OT: Reflections on slamming into 1st Advent

I feel like I’ve had a spinning head for days. Between Thanksgiving, impending Chanukkah, the end of the term, the grading, the drive ahead of me, the general holiday chaos, I’ve just been overwhelmed by everything for a week. I can’t believe that Advent is starting already, but I don’t know why I am surprised. The Christmas music’s been in the air for a week already.

Happy beginning of the church year to all the Christians reading. Advent was a big deal in my life as a child and I still mark the days because of the theme of the human yearning for redemption. I have written a few posts about Advent music: one on a famous German advent hymn from the war years; and one about my favorite Advent hymns from childhood and their modern versions.

Armitageworld bloggers have already been busy writing about the day today, with posts on the first Sunday in Advent in Sweden and on childhood memories of Advent Sunday afternoons from Germany. And in a related mood, our fellow fan, Beverly, reminds us to stop and be thankful in the midst of everything.

Not in ArmitageWorld, my favorite Norwegian blogger opens her annual Advent calendar. And a Presbyterian pastor I admire preaches about Advent as Apocalypse (Revelation).


Before I forget:

rahobbitgiftbombforcharitynov2612gratianalFirst, I’ve been busy endorsing Richard Armitage’s charity preferences for the last week or so, and I’m going to do that again in this paragraph. If you’ve loved what and how he’s been doing this week, send a message to him with a gift for one of the JustGiving charities attached to congratulation him. In the process, you will help someone and feel great, too. You can donate as little as one pound! If you’d rather donate food in your local community or give blood, connect up with spReAdthelove, which I’m told already has found eleven donors this season. A message will be left in their honor at JustGiving, also to congratulate Mr. Armitage on everything. Thanks to all who have given.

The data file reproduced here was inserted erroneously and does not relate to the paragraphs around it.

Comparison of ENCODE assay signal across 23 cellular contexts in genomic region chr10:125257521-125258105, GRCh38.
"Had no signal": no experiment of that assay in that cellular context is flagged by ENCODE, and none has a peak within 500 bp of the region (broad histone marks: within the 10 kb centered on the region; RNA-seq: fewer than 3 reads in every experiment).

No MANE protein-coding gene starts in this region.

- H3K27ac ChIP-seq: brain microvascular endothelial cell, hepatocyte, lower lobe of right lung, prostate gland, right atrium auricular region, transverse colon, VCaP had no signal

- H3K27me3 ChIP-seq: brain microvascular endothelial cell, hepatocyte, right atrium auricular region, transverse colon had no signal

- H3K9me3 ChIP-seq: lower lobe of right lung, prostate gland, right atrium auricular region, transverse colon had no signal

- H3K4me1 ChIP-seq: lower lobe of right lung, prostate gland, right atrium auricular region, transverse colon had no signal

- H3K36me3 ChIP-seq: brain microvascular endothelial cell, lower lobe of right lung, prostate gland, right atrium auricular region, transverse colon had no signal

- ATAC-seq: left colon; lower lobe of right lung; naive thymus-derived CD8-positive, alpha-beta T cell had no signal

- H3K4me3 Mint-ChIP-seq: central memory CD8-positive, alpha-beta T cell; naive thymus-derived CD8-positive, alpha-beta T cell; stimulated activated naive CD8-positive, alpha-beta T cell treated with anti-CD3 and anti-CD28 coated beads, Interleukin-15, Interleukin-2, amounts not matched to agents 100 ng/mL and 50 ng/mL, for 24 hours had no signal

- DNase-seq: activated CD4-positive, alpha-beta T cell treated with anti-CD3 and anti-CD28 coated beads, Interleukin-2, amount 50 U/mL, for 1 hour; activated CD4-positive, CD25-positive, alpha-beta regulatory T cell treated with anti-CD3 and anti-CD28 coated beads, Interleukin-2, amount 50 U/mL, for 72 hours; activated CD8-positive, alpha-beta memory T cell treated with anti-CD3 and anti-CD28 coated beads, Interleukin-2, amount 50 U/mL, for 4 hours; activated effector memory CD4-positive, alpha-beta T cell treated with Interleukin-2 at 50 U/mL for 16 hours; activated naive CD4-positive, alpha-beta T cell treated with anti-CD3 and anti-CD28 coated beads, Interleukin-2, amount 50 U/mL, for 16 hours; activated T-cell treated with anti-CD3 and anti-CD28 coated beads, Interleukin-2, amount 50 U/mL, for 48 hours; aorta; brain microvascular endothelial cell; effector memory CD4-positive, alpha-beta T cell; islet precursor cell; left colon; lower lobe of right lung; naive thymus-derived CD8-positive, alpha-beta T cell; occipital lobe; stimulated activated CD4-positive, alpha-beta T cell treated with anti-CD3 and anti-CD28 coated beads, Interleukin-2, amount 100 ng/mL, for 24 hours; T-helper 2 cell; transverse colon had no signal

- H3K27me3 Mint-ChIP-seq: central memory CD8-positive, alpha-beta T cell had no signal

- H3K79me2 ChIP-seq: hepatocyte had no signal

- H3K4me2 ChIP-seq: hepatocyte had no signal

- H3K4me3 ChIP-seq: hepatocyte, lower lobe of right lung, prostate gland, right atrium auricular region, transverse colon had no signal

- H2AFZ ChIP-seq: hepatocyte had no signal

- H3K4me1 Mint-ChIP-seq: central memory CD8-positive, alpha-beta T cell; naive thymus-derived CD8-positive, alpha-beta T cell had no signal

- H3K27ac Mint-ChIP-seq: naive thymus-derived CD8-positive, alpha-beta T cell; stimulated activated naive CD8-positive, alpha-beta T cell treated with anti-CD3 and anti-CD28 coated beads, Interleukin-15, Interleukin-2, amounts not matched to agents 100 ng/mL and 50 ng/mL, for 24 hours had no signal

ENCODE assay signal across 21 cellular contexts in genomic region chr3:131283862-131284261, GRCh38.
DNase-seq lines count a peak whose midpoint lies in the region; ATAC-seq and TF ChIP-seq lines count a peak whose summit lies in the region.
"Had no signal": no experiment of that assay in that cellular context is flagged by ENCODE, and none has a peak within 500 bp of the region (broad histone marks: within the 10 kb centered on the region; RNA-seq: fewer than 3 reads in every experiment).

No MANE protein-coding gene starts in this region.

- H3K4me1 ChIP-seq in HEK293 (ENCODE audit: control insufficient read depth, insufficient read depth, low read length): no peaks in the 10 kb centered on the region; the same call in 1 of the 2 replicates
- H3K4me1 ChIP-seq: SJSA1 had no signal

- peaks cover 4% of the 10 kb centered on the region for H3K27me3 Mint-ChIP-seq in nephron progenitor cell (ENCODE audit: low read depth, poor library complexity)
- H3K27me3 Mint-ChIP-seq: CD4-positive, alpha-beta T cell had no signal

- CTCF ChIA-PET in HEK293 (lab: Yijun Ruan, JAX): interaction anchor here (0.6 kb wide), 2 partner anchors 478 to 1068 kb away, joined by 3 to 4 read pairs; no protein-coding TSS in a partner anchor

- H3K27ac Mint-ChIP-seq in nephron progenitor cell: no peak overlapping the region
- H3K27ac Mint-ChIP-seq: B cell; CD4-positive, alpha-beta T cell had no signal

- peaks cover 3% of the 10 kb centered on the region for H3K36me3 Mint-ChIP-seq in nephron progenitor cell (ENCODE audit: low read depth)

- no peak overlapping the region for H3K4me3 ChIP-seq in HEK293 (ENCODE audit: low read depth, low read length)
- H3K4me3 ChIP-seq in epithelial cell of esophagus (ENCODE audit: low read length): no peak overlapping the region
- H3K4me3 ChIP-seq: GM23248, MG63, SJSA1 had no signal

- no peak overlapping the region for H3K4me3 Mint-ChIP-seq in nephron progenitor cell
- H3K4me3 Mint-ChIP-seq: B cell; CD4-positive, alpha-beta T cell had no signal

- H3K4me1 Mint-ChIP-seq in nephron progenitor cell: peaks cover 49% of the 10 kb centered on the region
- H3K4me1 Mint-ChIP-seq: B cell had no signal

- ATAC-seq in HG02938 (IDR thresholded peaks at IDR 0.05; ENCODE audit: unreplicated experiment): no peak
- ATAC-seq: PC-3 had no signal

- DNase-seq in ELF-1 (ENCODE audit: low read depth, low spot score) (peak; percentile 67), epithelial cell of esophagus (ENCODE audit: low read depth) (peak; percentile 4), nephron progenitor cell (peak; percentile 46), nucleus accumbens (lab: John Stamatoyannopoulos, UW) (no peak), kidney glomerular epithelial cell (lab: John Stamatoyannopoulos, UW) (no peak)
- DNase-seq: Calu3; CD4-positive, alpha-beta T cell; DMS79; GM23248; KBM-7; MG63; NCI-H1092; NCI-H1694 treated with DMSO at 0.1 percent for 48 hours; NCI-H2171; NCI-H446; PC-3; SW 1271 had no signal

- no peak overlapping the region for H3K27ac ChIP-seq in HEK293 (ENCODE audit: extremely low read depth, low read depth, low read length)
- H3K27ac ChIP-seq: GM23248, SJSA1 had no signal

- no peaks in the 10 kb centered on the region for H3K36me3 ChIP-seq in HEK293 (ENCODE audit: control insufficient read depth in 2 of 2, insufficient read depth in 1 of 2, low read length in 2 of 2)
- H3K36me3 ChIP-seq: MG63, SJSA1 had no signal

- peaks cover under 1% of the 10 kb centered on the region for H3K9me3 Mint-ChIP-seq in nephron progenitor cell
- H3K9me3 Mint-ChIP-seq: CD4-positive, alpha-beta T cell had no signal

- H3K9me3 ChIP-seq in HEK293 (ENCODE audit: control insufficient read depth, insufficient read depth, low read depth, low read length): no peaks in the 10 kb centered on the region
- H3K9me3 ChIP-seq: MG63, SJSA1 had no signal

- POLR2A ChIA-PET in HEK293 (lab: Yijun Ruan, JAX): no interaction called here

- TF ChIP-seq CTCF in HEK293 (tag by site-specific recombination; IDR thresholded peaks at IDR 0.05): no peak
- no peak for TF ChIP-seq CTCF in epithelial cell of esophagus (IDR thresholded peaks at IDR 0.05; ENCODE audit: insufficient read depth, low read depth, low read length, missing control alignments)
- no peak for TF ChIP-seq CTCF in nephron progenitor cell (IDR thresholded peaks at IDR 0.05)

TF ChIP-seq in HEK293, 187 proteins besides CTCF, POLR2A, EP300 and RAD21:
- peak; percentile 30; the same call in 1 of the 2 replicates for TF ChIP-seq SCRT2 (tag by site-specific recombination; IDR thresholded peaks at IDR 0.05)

Additionally, I’m going to go out on a limb for myself and make my own charity endorsement for Advent, the same as last year, a group called Advent Conspiracy that asks people to spend more time with their loved ones and to buy a different kind of Christmas gift this year: water for a village that has none — or freedom for a slave. (Yes: a slave. Human trafficking affects a minimum of two million souls each year.) Advent Conspiracy does not collect money itself but funnels giving to organizations that pursue these worthy goals. They have a moving video that makes me teary every time I see it:

Please consider any of these charities as the recipient of your donation.


What’s on my mind? I want to put this here, but I don’t have time to formulate it all. I’ll just put the pieces down. Hopefully I can come back.


Yesterday’s Torah portion was Vayishlach.

There are two telling moments in this reading for me.

First, Genesis 32: 24f (KJV):

24 And Jacob was left alone; and there wrestled a man with him until the breaking of the day.

25 And when he saw that he prevailed not against him, he touched the hollow of his thigh; and the hollow of Jacob’s thigh was out of joint, as he wrestled with him.

26 And he said, Let me go, for the day breaketh. And he said, I will not let thee go, except thou bless me.

I won’t let go until you bless me, G-d. Not because I’m so determined or especially virtuous, but because I’m caught up in your gaze, and I don’t know how to let go of You.

In v. 29, the angel refuses to Jacob his name. “Why do you ask?” he says. Why indeed. But the angel changed Jacob’s name to Israel and blessed him.